The beginning of a new year brings a moment of reflection and an examination of conscience and plans, most notably New Year’s resolutions. We typically review the passing year with adulation, a sense of relief and then jump into intentional planning. Wanting to be realistic, we identify meaningful goals and priorities for a new start in life — these new priorities may change between physical goals and spiritual aspirations.
Truth be told, this yearly cultural ritual serves a purpose: At a minimum, it provides a clear time and place for deeper reflection — even if many of our good intentions are not always reached. Socially, it brings opportunities to engage and share plans with one another in meaningful ways.
Through this ritual planning, we are also able to find common ground and mutual support, especially in seeking greater accountability for our goals. Ideally, our close friends, colleagues and family members are those whom we approach for moral support, coaching and some good cheering along the path.
Spiritually, the New Year also brings some ordinary rhythm to our ecclesial faith life. The festive and cheerful mood of the Christmas and Epiphany season gives way to a seven-week stretch of Ordinary Time, leading to the season of Lent. Most striking of this Ordinary Time of renewal in Christ is the clarity of mission and purpose given to us in the opening Scriptures of the season: “Thus says the Lord: Share your bread with the hungry, shelter the oppressed and the homeless; clothe the naked when you see the, and do not turn your back on your own. Then your light shall break forth like the dawn, and your wound shall be healed” (Isaiah 58:7-10).
Far from ordinary, these exhortations truly are extraordinary — to share our bread with the hungry, to provide shelter to the oppressed and homeless, to clothe the naked, and not turn our backs on our loved ones. They have much to offer anyone seeking to identify spiritual goals and priorities. Each one of these exhortations offers real opportunities for deeper spiritual renewal. Each one, offering us opportunities to live up to our Christian identity: “You are the salt of the earth. But if the salt loses its taste, with what can it be seasoned? It is no longer good for anything but to be thrown out and trampled underfoot” (Matthew 5:13-16).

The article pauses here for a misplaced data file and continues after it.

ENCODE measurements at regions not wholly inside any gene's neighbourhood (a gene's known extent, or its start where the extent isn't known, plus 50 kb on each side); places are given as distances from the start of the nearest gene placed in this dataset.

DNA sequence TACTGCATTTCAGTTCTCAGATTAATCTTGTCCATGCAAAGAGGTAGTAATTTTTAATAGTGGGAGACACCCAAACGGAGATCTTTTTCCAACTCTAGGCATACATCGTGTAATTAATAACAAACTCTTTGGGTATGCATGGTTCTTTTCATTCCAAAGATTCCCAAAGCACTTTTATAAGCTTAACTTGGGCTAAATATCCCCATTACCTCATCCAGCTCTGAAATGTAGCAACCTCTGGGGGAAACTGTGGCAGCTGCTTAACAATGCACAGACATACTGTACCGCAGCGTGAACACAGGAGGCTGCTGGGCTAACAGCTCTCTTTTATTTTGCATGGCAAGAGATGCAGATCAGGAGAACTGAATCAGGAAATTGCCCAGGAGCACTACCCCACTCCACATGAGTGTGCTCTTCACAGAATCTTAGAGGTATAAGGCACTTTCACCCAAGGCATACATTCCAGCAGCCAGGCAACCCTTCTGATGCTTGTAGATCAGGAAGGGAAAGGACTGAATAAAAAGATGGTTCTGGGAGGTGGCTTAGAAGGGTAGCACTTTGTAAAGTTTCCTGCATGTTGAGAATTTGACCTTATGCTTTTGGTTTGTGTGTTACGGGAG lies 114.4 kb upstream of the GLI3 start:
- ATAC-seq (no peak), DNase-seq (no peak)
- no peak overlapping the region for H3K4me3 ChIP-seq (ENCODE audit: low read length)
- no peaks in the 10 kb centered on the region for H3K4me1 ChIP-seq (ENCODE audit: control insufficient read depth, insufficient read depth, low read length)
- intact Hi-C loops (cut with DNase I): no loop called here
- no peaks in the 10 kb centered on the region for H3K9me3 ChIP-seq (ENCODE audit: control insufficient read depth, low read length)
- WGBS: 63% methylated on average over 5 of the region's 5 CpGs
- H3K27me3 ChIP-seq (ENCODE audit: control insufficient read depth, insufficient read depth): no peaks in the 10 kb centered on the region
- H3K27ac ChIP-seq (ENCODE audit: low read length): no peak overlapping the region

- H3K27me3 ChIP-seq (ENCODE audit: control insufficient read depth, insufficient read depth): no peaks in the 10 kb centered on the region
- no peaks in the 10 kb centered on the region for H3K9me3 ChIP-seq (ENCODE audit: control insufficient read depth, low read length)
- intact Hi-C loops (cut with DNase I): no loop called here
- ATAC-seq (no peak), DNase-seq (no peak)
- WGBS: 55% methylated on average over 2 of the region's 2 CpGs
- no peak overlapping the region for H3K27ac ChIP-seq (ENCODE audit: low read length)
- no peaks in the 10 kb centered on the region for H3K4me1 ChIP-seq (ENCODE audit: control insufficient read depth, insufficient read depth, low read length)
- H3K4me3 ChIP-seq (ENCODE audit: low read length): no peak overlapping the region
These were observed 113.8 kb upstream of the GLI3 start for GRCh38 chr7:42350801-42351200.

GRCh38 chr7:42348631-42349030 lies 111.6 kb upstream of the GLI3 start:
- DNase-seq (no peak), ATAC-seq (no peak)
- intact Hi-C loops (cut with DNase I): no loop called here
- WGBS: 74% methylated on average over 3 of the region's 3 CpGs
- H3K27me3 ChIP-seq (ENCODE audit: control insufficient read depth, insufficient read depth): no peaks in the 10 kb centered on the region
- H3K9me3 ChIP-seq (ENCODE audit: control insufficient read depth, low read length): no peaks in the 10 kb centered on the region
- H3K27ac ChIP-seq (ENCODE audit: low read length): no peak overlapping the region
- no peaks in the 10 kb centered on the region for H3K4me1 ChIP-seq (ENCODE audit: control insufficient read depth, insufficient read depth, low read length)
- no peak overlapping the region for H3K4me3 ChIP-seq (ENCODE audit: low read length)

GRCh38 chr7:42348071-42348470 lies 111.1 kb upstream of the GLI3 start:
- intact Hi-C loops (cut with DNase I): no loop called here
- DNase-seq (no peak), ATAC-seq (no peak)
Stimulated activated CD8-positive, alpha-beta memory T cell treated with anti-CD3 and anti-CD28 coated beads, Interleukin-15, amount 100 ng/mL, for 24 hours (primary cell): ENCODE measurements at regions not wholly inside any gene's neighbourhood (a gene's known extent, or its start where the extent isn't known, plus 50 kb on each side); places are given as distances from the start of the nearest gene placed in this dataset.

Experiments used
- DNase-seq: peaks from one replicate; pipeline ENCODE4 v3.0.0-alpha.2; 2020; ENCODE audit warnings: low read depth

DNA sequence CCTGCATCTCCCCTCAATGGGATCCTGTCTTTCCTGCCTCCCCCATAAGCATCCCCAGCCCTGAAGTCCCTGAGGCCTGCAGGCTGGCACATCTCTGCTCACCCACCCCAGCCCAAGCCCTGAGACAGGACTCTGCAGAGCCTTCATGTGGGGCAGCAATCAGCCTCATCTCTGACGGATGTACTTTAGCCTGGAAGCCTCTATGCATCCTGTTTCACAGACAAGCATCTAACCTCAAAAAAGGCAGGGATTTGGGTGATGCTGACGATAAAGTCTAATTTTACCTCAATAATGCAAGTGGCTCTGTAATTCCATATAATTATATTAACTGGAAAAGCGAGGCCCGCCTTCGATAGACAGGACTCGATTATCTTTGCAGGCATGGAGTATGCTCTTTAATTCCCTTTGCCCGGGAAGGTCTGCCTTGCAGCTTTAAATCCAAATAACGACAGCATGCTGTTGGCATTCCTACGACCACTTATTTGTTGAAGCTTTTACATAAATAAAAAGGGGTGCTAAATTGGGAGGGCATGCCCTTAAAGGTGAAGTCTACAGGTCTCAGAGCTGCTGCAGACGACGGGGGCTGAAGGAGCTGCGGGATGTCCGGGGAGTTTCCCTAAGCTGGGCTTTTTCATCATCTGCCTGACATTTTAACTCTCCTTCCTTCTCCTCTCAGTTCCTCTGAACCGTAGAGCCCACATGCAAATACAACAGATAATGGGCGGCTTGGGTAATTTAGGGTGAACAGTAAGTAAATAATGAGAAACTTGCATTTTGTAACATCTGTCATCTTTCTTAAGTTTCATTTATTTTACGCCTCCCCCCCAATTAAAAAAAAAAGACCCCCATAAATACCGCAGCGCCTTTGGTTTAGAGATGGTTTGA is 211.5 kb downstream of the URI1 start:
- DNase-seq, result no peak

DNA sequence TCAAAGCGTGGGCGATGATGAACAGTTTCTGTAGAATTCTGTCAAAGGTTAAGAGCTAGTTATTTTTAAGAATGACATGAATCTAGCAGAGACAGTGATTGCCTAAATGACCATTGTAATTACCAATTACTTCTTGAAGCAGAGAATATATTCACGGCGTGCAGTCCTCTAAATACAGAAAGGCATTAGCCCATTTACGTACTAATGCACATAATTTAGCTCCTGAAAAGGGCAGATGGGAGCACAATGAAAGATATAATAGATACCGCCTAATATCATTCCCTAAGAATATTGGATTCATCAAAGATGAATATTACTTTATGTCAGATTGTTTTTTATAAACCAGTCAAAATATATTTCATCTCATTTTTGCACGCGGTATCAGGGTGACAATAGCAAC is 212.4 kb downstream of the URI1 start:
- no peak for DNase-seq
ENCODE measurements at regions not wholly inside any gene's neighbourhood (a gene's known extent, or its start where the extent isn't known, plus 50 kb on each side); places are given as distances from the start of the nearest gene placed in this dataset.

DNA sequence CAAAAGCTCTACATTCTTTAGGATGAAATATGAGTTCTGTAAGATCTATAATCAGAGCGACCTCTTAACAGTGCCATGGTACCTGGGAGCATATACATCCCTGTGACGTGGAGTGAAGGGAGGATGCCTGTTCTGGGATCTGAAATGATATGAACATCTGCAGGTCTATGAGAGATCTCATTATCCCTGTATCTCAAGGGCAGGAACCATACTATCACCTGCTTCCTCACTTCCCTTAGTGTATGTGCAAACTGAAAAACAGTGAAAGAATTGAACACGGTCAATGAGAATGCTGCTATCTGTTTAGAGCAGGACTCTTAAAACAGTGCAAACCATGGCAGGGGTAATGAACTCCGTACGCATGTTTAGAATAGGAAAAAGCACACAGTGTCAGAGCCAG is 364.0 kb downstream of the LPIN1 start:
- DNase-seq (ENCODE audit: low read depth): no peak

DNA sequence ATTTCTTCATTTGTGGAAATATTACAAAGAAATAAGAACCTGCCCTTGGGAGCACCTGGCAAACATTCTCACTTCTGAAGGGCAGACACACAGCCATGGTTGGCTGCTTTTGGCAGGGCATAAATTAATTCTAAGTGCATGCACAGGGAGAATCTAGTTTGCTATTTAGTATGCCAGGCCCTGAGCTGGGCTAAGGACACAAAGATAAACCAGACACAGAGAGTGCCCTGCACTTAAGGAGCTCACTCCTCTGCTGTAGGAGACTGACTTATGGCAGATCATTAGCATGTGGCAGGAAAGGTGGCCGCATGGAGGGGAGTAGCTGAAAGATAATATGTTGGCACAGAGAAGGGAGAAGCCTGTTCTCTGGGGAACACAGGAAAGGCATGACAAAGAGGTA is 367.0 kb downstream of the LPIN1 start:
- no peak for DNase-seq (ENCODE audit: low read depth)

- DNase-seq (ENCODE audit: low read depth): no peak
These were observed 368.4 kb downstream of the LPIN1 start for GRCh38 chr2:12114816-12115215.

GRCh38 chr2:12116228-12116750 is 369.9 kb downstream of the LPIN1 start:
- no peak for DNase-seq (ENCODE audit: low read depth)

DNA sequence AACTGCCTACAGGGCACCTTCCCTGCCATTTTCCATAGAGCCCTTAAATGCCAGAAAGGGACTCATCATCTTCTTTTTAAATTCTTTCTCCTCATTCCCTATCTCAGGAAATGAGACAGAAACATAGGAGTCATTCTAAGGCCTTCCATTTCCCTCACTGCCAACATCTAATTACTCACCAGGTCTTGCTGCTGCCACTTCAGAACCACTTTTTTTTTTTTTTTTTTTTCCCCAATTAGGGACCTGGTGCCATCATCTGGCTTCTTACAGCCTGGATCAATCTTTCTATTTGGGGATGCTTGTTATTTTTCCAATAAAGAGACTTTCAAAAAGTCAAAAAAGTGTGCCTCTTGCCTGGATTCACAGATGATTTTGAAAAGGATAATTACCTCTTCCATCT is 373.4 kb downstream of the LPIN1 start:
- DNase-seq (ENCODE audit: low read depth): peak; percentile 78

In a world that can often appear divided, indifferent and cruel to the plight of others, having spiritual plans that seek the exaltation of the common good and human dignity is worth pursuing for the believer, and to those around us. As with our other New Year’s resolutions and plans, we can embrace this renewal in Christ by sharing it with others. We can confide our spiritual intentions with those close to us, trusting that they will hold us accountable to them and cheer us along the way.
Like the saints before us, we know that our failures, accomplishments and ongoing renewal in faith rest not on human efforts, alone, but on the confidence that comes from knowing and loving the Lord. “For I resolved to know nothing while I was with you except to know Jesus Christ…so that that your faith might rest not on human wisdom but on the power of God” (1 Corinthians 2:1-5). May our resolve and renewal this year include knowing and loving Christ in one another.
Javier Orozco is executive director of human dignity and intercultural affairs for the Archdiocese of St. Louis.